How much money will you need to have a baby?
I wrote my Money and Babies blog last year. Since then, a lot of things have happened including falling pregnant with my first child! Whilst I count down the days to the 'big day' I’d like to share with you a formula and tips that aim to help you plan for the 'financially' expected, and unexpected. This way you can feel comfortable knowing you can afford that babymoon and maternity massages!
Calculating how much you’ll need to save
For the year of birth, use a budget to estimate what your increased expenses may be and the reduced net income. Denote surplus annual cash flow as ‘A’ (-A if it is a cash flow deficit)
List what you need (furniture, baby clothes etc) by chatting to friends who have kids or searching for lists that are online. Estimate these costs and denote them as ‘B’
Costs to host a baby shower. Denote costs as ‘C’
Decide whether to have your baby via the public or private system.
I am surprised by the out of pocket expenses so far incurred by both public and private system patients in the ACT. Ultrasounds, doctor appointments and blood tests that were not covered by Medicare have cost us $1,400 so far at 33 weeks pregnant. Estimate how much you think these costs will be for you and denote these costs as ‘D’
Include costs for the Private System, if you choose to go privately. We decided to go via the Private System with our out of pocket costs totaling between $6,000 and $8,000 based on our obstetrician and our situation. This is on top of the Health Insurance premiums. Estimate how much you think these costs will be for you, and denote these costs as ‘E’
If you would like to go on a 'babymoon', denote this cost as 'F'
Estimated savings required= B+C+D+E+F-A
You may like to include a buffer by increasing this by 10%.
What else to consider?
Review your mortgage. You may like to consider a fixed loan or interest only to help with your cash flow, if need be. Deanna from More than Mortgages in Canberra will be more than happy to help.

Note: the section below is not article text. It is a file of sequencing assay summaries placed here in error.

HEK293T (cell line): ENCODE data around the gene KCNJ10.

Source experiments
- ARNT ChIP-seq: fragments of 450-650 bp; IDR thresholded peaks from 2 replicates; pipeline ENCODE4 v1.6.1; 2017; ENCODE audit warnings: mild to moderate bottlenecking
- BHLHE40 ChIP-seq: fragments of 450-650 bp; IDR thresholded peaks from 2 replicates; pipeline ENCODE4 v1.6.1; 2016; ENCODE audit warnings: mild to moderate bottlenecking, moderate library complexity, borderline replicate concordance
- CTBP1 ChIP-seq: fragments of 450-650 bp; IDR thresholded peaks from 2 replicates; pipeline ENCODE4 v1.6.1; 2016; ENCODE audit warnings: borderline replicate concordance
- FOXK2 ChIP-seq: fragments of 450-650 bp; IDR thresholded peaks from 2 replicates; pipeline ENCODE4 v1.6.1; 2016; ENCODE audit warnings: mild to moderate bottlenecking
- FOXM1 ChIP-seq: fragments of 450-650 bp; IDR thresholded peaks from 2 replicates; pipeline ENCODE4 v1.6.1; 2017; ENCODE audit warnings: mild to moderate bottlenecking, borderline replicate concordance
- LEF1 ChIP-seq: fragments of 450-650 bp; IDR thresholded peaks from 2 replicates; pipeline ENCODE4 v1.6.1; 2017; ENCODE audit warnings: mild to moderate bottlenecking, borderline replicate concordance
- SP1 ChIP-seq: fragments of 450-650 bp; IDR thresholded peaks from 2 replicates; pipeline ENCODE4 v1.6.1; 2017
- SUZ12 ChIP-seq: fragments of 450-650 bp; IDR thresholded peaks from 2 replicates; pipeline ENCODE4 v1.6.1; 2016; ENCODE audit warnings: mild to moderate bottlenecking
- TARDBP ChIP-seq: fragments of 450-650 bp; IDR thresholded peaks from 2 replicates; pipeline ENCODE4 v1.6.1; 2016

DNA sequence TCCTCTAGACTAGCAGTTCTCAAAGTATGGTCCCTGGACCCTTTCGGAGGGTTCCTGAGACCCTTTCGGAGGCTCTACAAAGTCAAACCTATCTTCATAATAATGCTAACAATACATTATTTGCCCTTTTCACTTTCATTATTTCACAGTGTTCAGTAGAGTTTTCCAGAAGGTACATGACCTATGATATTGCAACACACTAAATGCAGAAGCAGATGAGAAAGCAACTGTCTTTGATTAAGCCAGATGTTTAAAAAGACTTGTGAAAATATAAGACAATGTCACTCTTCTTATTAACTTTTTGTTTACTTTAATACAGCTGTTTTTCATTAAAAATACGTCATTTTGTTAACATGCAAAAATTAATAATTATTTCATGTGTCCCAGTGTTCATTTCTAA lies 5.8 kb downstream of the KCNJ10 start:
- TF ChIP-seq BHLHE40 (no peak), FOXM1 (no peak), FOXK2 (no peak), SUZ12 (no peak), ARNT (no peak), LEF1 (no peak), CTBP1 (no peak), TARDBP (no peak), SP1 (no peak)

Use passive income from positively geared investments (or your business) to help supplement your cash flow when your employment income reduces during maternity leave.
Start saving. If you have less than 2 or 3 years to save, open a high interest savings bank account. If you have more than 3 years you may like to consider investing in a portfolio to help grow it faster. An example is a managed fund or ETF. Your financial adviser can provide further advice on the portfolio right for you whist considering risk, return, investment time frame and diversification.
Understand your 'adjusted taxable income' (ATI) for Government payments as it isn't what you earn in take home pay. It includes investment losses (such as negative gearing) and capital gains from selling property and shares. It also includes certain superannuation contributions and salary packaging.
If your ATI was more than $150,000 in the previous financial year, you may be ineligible for the Government’s paid parental leave scheme.
Child Care Subsidy reduces to $0 once the combined household ATI exceeds approximately $350,000 or more.
You can work for 10 days whilst on unpaid leave, called ‘keeping in touch days’. This can help with your cash flow but also help you stay engaged with your work and colleagues.
Review your personal insurances. You may need more trauma insurance, life and total and permanent disability (TPD) cover to cover extra expenses associated with raising a child if one of you die or becomes seriously ill or disabled. 'Agreed value' income protection cover may also be an option if you intend to take leave without pay or go part time.
TPD and income protection may be unavailable to Mum's-to-be in the later stages of pregnancy and on maternity leave.
If you feel uncomfortable talking about money at home, your financial adviser can give you the time and place to feel comfortable taking about it. We can also keep you accountable to stick to your financial plan.
Gianna Thomson and Thomson Wealth Pty Ltd ACN 626 920 161 trading as Gianna Thomson are authorised representatives of Fitzpatricks Private Wealth Pty Ltd, ABN 33 093 667 595, AFSL 247 429. This is general information only and does not consider your personal circumstances, needs and objectives. It is important you seek advice from a professional financial adviser prior to making any decisions.